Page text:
Resume advice from recruiters

With so many applicants competing for jobs these days, you must make sure that your resume stands out to increase your chances of landing an interview. Here are some resume format tips for successful resume writing:

Easy on the eyes – A resume that stands out requires little effort when read. It should immediately convince an employer why you are qualified for the job. A professional summary at the top is the best way to sell your skills to hiring managers. A summary can also tailor your resume so that your skills fit the job description like a glove.

Show immediate benefits – When writing your professional summary, you must also concentrate on the immediate benefits you can contribute to the organization rather than stating your objectives if the company hires you. Hiring managers won’t care what an applicant wants to do. What they do care about is if the applicant will be able to perform the tasks expected of them.

Quantify your accomplishments – The best way to sell your skills is by quantifying your accomplishments. Don’t be shy about the results of the projects you were involved in. Remember that facts always speak louder than words.

Job Relocation Questions to Ask

Relocating to a new place is becoming a common trend since not all states are affected by the recession in the same way. Job seekers would naturally want to relocate to a state that has more opportunities for employment.

However, relocating to a new place also has its risks. Avoid the problems of job-related relocation by asking yourself these important questions:

What’s my motive?

The recession has made life difficult, not just on the professional level but on the personal one as well. If you’re thinking about relocating, it’s important for you be aware of your real motives. Your job relocation might just be a convenient excuse to escape personal problems. If you are running away from personal problems, you’re probably wasting time, effort and money. Remember that problems don’t vanish unless you solve them.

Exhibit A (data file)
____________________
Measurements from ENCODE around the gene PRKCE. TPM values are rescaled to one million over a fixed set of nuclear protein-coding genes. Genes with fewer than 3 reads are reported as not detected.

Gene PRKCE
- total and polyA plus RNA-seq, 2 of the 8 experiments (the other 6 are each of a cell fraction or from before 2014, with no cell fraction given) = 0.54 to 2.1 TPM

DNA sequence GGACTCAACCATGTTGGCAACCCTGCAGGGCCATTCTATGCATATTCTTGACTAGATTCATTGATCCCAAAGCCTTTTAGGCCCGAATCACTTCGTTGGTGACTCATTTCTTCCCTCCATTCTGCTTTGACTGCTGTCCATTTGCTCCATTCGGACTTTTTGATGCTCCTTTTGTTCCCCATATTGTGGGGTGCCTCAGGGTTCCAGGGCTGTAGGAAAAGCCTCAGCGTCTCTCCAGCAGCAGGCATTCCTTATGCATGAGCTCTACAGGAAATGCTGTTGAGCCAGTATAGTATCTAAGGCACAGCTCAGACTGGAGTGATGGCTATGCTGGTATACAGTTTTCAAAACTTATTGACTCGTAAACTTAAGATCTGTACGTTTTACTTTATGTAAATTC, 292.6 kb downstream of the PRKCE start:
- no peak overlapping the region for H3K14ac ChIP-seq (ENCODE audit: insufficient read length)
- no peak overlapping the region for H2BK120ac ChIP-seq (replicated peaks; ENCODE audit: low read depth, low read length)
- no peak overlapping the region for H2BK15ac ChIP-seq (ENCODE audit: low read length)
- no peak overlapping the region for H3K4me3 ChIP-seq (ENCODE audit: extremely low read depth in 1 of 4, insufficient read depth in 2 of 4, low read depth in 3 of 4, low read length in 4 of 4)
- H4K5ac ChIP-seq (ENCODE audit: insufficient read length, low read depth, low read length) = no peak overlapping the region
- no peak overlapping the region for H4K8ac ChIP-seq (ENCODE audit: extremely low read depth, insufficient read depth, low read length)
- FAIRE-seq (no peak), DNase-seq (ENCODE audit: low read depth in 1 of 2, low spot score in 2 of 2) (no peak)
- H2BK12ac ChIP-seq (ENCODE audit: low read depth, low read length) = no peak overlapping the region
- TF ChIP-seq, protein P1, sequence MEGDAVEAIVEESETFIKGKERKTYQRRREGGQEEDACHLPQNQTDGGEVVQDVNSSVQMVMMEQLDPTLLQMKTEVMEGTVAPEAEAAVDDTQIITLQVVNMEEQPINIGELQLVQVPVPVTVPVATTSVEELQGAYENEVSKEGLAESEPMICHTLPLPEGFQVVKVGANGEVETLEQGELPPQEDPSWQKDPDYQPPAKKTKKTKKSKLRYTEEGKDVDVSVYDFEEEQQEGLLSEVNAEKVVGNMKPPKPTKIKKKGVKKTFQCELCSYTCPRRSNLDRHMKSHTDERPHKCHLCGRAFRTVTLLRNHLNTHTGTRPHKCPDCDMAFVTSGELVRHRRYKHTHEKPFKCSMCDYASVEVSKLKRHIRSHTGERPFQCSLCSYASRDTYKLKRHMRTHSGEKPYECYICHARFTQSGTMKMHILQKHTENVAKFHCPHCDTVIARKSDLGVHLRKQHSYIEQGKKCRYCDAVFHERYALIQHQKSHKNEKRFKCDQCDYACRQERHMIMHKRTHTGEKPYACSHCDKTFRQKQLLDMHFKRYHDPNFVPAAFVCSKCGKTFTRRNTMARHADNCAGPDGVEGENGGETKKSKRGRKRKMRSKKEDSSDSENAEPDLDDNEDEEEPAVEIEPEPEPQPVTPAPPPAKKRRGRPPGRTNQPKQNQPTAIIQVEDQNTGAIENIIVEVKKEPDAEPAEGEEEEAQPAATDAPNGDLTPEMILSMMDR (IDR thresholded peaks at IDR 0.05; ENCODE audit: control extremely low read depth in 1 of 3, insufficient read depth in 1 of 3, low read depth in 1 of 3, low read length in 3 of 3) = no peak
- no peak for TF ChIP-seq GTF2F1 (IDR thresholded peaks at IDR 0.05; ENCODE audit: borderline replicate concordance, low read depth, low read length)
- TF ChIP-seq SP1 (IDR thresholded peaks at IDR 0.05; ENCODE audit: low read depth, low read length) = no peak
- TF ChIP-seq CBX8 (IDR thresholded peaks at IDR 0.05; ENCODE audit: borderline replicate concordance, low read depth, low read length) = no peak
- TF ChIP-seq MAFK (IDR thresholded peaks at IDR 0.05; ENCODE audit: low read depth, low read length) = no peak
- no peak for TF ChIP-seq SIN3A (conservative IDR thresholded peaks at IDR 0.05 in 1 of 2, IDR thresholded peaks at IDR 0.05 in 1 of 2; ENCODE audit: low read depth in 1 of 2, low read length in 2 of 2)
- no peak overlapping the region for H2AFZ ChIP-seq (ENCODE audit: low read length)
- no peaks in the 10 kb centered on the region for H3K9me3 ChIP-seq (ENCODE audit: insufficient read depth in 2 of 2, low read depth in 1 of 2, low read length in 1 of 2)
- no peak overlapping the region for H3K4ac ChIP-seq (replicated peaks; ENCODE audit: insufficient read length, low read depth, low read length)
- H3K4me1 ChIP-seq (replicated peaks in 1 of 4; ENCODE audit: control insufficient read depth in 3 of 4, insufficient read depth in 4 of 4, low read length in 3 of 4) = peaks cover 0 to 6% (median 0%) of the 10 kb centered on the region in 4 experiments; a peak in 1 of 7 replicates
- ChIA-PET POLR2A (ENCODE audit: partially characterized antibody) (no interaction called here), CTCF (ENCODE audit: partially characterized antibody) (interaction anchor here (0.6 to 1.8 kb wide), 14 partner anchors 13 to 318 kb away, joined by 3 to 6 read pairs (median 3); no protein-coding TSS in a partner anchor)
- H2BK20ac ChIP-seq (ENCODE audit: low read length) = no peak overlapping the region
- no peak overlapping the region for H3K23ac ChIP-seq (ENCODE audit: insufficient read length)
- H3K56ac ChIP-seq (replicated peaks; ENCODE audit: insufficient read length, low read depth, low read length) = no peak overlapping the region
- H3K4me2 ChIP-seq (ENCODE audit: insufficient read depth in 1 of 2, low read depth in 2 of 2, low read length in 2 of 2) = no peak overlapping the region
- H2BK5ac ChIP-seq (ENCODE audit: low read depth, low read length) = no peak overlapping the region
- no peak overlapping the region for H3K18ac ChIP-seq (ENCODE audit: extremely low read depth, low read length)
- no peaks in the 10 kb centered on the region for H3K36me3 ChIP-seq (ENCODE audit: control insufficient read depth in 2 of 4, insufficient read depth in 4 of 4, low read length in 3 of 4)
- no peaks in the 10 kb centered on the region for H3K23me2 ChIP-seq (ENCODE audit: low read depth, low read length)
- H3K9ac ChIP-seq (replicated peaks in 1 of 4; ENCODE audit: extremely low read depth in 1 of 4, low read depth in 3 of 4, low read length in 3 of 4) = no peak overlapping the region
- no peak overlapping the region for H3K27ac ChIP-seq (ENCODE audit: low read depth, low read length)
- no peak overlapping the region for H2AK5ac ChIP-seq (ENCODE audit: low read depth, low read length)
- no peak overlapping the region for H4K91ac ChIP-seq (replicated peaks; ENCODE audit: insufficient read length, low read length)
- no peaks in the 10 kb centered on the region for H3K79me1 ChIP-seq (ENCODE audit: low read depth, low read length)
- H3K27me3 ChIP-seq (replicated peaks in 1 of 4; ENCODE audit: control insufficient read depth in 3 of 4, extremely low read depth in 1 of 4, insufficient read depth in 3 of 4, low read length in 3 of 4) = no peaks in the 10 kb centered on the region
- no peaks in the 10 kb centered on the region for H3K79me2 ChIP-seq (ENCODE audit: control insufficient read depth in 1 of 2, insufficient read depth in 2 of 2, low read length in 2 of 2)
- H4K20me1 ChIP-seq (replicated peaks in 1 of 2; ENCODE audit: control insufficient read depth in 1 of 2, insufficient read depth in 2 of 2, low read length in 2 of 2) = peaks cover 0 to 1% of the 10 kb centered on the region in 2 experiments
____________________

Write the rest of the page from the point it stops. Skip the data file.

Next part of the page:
Accept a job relocation only if it truly gives you the best chance of improving your current situation.

Will I have a future?

If the job is just about paying the bills, then relocating may be too big a risk. Relocating means leaving people you know, spending money to be able to transfer and, in some cases, selling what you already have. If you pursue a job that has no opportunity for career growth, then your job transfer move might not be worth it.

Do I have all the bases covered?

Relocating will cost you money. The new job you’re eyeing might provide a higher salary than you have today. But until that first paycheck comes, do you already have enough resources to cover the cost of living in the new place?

If you’re seriously considering job relocation, get that head start by saving as much money as you can now. Doing so will help ease your transition in the new place.

In addition, if you have friends or family in the place you’re moving to, you may want to consider moving in with them for the first month or so to help you settle in the new state. Use the extra time to research on better deals for rent or maybe even a mortgage.